Tomorrow there is no escape, as the van is at the service center until noon getting the new door handle. It will be nice to get that fixed, it's a pain having only one door for the kids to go in and out... I've been running around so much I've been pretty successful at avoidng everything that needs to be done. Today was my last official day of summer, I guess. Tomorrow is the last day before meet-your-teachers, and then Thursday starts school... I'll be back to reality before I know it, right?

magic, technology...

same diff, right?

This is the thought that occurred to me as I cruised up the 101 at about 80 mph today with cold air blowing in my face and nice music on the stereo. It was 108 bloody degrees today. It wasn't all that long ago that life here was pretty darn close to unlivable in the summer months. Now we just suck up huge amounts of energy and make everything, well, wonderful.

I spent the afternoon with my 2 youngest at a friend's house, lounging around in her pool and generally having not a care in the world. Not even sunburn, because of the amazing powers of waterproof SPF 45. Technology rocks!

* * *

I know a lot of women whose husbands drive them crazy. I have my issues with DH from time to time, but in general, he doesn't drive me crazy at all. I don't resent him. He doesn't control me. The relationship works on every level. Of course it didn't always, and sometimes some things break, but then we fix them and move on. I guess the thing that it comes down to is I believe he will always be there for me. I trust him, and from that trust everything else flows.

I am so lucky.

* * *

I have a great tan. I'm sure my dermatologist will lecture me about it when he next sees me, but I don't care. I think the last time I had a tan this good I was still in high school. My ex-husband wasn't much for the beach, never liked the Cape. Y'know, just that and the fact that he was a Yankees fan should've been enough to warn me away, but I was an idiot. Fortunately I recovered.

My hair is getting long now. I can put it up in a pony tail. It's astonishing how long it is, actually. I've had it short for such a long time, and been growing it out forever it seems... now it's just nice to have hair! Plus Elizabeth's cut still rocks, even though it must be 3 months since I've seen her. She is definitely the best. Every time I call for an appointment, I hold my breath thinking, this will be the time they tell me she's not there anymore, and then I'll have to find someone else who "gets" my hair and what to do with it.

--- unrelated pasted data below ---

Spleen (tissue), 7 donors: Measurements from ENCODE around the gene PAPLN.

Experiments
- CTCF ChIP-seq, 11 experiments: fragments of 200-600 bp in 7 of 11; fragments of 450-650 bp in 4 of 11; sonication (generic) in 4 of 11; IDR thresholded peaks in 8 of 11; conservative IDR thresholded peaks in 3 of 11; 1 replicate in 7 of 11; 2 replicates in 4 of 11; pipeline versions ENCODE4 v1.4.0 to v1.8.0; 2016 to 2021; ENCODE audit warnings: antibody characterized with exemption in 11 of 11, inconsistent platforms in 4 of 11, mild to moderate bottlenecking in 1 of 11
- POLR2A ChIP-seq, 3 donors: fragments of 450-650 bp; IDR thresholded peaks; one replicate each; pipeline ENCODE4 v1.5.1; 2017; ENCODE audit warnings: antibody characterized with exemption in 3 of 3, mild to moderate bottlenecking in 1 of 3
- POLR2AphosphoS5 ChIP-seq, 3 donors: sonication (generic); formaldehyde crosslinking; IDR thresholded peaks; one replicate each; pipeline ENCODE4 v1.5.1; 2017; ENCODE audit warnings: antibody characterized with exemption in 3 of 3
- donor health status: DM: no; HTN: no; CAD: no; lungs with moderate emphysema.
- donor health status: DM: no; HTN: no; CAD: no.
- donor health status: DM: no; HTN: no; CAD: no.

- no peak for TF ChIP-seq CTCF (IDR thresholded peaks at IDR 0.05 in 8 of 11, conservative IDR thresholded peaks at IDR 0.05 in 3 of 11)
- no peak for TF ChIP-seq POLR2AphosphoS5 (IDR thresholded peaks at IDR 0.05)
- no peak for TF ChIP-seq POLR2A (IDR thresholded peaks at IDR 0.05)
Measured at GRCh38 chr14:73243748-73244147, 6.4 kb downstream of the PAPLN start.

Today in the pool was restorative. Also the lack of driving and running around this week was good for me, too, even though I still had too many late nights. I'm feeling a lot better. Whatever minor flare that was affecting my hands and feet seems to have subsided, and even the piriformis is feeling better although still tweaks me from time to time. I just hope I can keep it happy this week with school starting up and all. Transitions suck.

* * *

I avoided a political argument today in one of those blogs I really should stop reading. I just wrote out about 3 paragraphs of political stuff that I decided to delete since I don't want to get into a political discussion here, either. If I believed for one second that there was even a remote possibility of changing anyone's mind, I'd make the effort, but I don't believe it. There is such an unwillingness to even consider another viewpoint that it's astonishing... tolerance and diversity are great, as long as you agree with them. No point in banging my head against that particular brick wall.

Heh. Maybe I am growing up after all.

Last word: I have quit taking the Ambien altogether. It has been 4 or 5 days now and I don't feel too bad. Of course this morning I didn't actually get out of bed until close to 11, having gone to bed after 2. Or was it 3? I can't remember. But 11 wasn't excessively late considering how late I was up. gotta stop doing that... but considering no Ambien, I'm actually feeling pretty good today. The idea of having to take sleep medication for the rest of my life really skeeves me out, so I'll see how I do without it for a while, now that I'm home and we're starting the school routine.

Sunday, August 08, 2004

why ask why

Thinking today about the futility of trying to understand other people's motivations. Our culture puts a lot of emphasis on understanding everyone's feelings and the rationales behind every action. There's really no point in most of it, is there? What matters is what we say, what we do. Our feelings are our own, and can be wholly inappropriate at times, but they are not something we can control. What we can control is how we deal with them...

So many people cling to that illusion of control, it's pointless. I work on this every day with my own stubborn self. Certain things bother me for no reason, just because they are not the way I want them to be. Not important things. I must be doing better because I'm trying to think of an example of one and I can't. Hee! Now the only things I can think of that annoy me have to do with the children being unkind to each other and/or making work for me. There's work I have to do -- normal cooking, cleaning, shopping, driving, etc -- that I don't mind. The rest? Major resentment piles up. I try to keep my expectations realistic (a 3 year old that pukes all over the floor is excused, the 7 year old? Not so much) but even so, I can't help but resent it when the 3 year old just drops his toys on the floor and leaves them there, and stares at me blank-faced ("Are you talking to me, woman?") when I tell him to pick up the toys, don't leave them in the middle of the floor. The kid has the temerity from time to time to say things to me like, "You can do it," which of course earns him an earful... of course I can do it, but I'm not going to, they're your toys, you look after them or they will end up in the trash!